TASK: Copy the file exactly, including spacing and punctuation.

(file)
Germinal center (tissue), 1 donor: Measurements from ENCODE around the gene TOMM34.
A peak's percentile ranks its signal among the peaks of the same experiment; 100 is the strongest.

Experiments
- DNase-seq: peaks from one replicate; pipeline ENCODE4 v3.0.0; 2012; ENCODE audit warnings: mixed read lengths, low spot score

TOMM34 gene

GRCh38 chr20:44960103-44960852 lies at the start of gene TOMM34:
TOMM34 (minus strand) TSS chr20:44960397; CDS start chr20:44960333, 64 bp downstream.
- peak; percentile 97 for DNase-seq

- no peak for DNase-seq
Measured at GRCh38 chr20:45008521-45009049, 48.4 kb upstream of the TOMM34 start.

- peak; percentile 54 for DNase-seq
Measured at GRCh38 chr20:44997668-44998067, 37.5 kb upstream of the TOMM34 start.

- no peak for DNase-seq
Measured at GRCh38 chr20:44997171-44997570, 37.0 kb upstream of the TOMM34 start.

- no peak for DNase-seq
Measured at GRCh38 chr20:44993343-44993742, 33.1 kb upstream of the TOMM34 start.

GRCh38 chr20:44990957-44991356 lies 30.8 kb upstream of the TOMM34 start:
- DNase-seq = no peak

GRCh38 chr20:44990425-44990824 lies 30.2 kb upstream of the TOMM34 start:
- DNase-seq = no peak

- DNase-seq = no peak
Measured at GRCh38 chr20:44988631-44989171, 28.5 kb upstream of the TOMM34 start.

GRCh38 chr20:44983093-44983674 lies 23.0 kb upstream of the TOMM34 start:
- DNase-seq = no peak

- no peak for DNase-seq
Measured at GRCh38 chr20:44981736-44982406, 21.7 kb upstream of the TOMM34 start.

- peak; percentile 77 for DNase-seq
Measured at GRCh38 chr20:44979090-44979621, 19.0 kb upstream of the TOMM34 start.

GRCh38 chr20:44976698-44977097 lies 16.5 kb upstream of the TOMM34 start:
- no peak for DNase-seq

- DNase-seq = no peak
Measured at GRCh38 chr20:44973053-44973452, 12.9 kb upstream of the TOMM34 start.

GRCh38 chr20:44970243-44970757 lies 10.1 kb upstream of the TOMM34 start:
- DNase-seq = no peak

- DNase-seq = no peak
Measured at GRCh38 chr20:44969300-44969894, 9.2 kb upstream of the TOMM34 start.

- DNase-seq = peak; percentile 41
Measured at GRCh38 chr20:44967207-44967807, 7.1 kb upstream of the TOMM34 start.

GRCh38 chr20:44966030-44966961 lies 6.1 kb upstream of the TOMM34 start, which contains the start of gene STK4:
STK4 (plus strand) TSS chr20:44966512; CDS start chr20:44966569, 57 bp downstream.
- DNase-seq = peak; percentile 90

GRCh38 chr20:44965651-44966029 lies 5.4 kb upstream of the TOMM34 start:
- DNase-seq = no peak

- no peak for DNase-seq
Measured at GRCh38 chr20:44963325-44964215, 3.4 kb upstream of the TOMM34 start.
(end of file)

Germinal center (tissue), 1 donor: Measurements from ENCODE around the gene TOMM34.
A peak's percentile ranks its signal among the peaks of the same experiment; 100 is the strongest.

Experiments
- DNase-seq: peaks from one replicate; pipeline ENCODE4 v3.0.0; 2012; ENCODE audit warnings: mixed read lengths, low spot score

TOMM34 gene

GRCh38 chr20:44960103-44960852 lies at the start of gene TOMM34:
TOMM34 (minus strand) TSS chr20:44960397; CDS start chr20:44960333, 64 bp downstream.
- peak; percentile 97 for DNase-seq

- no peak for DNase-seq
Measured at GRCh38 chr20:45008521-45009049, 48.4 kb upstream of the TOMM34 start.

- peak; percentile 54 for DNase-seq
Measured at GRCh38 chr20:44997668-44998067, 37.5 kb upstream of the TOMM34 start.

- no peak for DNase-seq
Measured at GRCh38 chr20:44997171-44997570, 37.0 kb upstream of the TOMM34 start.

- no peak for DNase-seq
Measured at GRCh38 chr20:44993343-44993742, 33.1 kb upstream of the TOMM34 start.

GRCh38 chr20:44990957-44991356 lies 30.8 kb upstream of the TOMM34 start:
- DNase-seq = no peak

GRCh38 chr20:44990425-44990824 lies 30.2 kb upstream of the TOMM34 start:
- DNase-seq = no peak

- DNase-seq = no peak
Measured at GRCh38 chr20:44988631-44989171, 28.5 kb upstream of the TOMM34 start.

GRCh38 chr20:44983093-44983674 lies 23.0 kb upstream of the TOMM34 start:
- DNase-seq = no peak

- no peak for DNase-seq
Measured at GRCh38 chr20:44981736-44982406, 21.7 kb upstream of the TOMM34 start.

- peak; percentile 77 for DNase-seq
Measured at GRCh38 chr20:44979090-44979621, 19.0 kb upstream of the TOMM34 start.

GRCh38 chr20:44976698-44977097 lies 16.5 kb upstream of the TOMM34 start:
- no peak for DNase-seq

- DNase-seq = no peak
Measured at GRCh38 chr20:44973053-44973452, 12.9 kb upstream of the TOMM34 start.

GRCh38 chr20:44970243-44970757 lies 10.1 kb upstream of the TOMM34 start:
- DNase-seq = no peak

- DNase-seq = no peak
Measured at GRCh38 chr20:44969300-44969894, 9.2 kb upstream of the TOMM34 start.

- DNase-seq = peak; percentile 41
Measured at GRCh38 chr20:44967207-44967807, 7.1 kb upstream of the TOMM34 start.

GRCh38 chr20:44966030-44966961 lies 6.1 kb upstream of the TOMM34 start, which contains the start of gene STK4:
STK4 (plus strand) TSS chr20:44966512; CDS start chr20:44966569, 57 bp downstream.
- DNase-seq = peak; percentile 90

GRCh38 chr20:44965651-44966029 lies 5.4 kb upstream of the TOMM34 start:
- DNase-seq = no peak

- no peak for DNase-seq
Measured at GRCh38 chr20:44963325-44964215, 3.4 kb upstream of the TOMM34 start.